There are lots of these around, often with a sign saying “cafe & resto” out front. Most are okay, but one that definitely outshines most of the competition is Rumah Makan Permata, on Jl. Merdeka, almost opposite the Mokwam hotel, easily recognizable by its garish pink paint job. Out front it says “Jakarta food”, but it’s actually food from all over the archipelago, in the form of a self-service buffet a bit pricey, but well worth a visit.
Most of the larger hotels have their own restaurants, usually offering the usual Chinese/Indonesian style dishes. While some are relatively busy, and offer a convenient location for a meal, others look as though you’re going to be their first customer this month, which means that you might experience a long wait before somebody musters the courage to tell you that they’re out of food.
Manokwari does not have much to offer for the serious shopper. The main market, called pasar tingkat, is in Sanggeng, opposite the Hotel Mutiara, and is worth a stroll. On the second floor, facing the street, there’s an arts and crafts store which seems to be permanently shut. A couple of hundred meters behind the market (follow your nose) is the main fish market. There’s also a good market in Wosi. There’s a souvenir shop right at the base of the hill near the corner of Jl. Merdeka and Jl. Yos Sudarso, and Aneka Batik Papua on Jl. Sudirman ner te Mokwam Hotel sells batik cloth, clothing, and other items with Papuan patterns. For those who cannot survive without malls, well there’s Hadi, situated right at the apex of the V shaped Doreri bay, which has a supermarket, a department store, and that’s about it. Otherwise, there’s a smattering of general stores along Jl Merdeka in Kota.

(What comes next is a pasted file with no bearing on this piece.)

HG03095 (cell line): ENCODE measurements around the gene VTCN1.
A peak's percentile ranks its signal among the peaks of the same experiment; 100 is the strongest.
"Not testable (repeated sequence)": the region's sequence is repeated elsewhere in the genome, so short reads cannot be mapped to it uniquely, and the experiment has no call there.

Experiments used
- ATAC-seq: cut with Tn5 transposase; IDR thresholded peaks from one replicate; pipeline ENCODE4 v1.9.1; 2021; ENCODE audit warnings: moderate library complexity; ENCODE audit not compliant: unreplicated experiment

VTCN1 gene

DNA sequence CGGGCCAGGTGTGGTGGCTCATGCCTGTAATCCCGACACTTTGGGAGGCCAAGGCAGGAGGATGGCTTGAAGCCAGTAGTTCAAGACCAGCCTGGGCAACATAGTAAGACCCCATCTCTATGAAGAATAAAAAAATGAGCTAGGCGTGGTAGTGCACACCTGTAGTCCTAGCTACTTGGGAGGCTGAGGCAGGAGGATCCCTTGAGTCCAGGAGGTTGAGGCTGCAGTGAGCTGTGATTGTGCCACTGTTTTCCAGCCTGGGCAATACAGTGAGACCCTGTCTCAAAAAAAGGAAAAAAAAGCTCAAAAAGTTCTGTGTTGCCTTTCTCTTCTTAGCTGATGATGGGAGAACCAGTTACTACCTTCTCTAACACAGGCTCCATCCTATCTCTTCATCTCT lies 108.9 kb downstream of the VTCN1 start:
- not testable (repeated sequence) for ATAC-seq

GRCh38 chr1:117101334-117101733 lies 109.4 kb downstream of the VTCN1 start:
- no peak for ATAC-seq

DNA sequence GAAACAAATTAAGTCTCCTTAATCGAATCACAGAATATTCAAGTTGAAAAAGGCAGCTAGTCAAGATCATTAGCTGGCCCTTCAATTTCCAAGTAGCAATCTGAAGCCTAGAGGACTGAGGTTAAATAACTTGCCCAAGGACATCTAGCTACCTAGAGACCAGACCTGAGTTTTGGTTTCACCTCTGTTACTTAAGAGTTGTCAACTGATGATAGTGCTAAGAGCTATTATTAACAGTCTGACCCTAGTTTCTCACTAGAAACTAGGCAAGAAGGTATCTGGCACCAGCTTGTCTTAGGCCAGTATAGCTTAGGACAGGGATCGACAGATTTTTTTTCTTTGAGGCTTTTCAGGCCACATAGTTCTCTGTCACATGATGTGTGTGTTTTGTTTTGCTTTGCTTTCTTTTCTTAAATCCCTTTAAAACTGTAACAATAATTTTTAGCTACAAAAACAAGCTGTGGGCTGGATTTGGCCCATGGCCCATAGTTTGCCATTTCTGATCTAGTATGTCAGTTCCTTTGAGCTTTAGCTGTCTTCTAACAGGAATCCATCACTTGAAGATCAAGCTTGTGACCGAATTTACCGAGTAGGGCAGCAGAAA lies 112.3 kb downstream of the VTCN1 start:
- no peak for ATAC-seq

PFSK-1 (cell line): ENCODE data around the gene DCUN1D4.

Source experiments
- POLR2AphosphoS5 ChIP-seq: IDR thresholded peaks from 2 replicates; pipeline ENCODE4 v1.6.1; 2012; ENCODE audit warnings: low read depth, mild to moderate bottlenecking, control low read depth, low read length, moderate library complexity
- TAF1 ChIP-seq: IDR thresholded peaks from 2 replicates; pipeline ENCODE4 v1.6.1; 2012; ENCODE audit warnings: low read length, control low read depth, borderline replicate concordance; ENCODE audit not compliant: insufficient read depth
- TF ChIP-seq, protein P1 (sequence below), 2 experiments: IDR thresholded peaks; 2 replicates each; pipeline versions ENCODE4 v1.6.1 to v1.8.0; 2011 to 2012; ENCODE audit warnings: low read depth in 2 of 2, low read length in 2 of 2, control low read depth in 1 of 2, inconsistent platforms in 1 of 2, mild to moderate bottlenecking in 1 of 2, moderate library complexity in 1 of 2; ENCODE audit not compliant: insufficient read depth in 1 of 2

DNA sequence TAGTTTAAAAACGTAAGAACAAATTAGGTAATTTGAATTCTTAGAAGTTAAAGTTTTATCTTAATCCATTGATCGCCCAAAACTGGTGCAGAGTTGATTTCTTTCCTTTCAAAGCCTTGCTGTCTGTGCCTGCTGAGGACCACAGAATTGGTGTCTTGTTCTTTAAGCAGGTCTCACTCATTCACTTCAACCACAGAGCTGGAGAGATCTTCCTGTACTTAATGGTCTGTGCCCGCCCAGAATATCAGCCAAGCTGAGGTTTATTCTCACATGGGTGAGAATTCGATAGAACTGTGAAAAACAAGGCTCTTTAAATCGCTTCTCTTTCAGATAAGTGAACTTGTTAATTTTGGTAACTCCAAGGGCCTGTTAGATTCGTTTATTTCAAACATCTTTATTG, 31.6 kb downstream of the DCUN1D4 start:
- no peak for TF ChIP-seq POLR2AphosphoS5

Beaches don’t get any better than the ones located in and around Manokwari. And what’s more, there’s an incredible variety: for sand you can choose between white powder, golden granular, or fine grey, and for sea you can take your pick of calm turquoise, rocky reef or crashing surf. Having said that, Doreri bay, around which Manokwari is situated, is a garbage-littered tidal flat: to get to the good beaches you have to go out of town. Except on Sundays, the beaches are generally deserted, which is wonderful, but don’t forget to bring your own water and whatever other supplies you may need.
To get to the beaches on the mainland, you can take one of the infrequent taksis (shared minibuses), or hire an ojek. A group of people may consider chartering a taksi: for Rps 100,000 – 150,000, you can go out to any beach, and arrange for your driver to pick you up a few hours later. Alternatively, you might want to rent your own motorcycle and go exploring. To get to the beaches on the offshore islands, see under “Local Transportation”.
This is the most easily accessible beach, just a few kilometers east of town, and it lives up to its name “white sand”. Good swimming, generally calm water, and a picturesque village just up the coast, but lots of garbage. Gets relatively crowded on Sundays.
Past Pasir Putih beach and Arowi village, Bakaro is a tiny village situated in a beautiful cove facing north. Two patches of golden sand are separated by strange black rock formations, and backed by seemingly impenetrable jungle. Good swimming, with occasional surf. At a particular point on the beach, the villagers whistle to summon the fish and then feed them.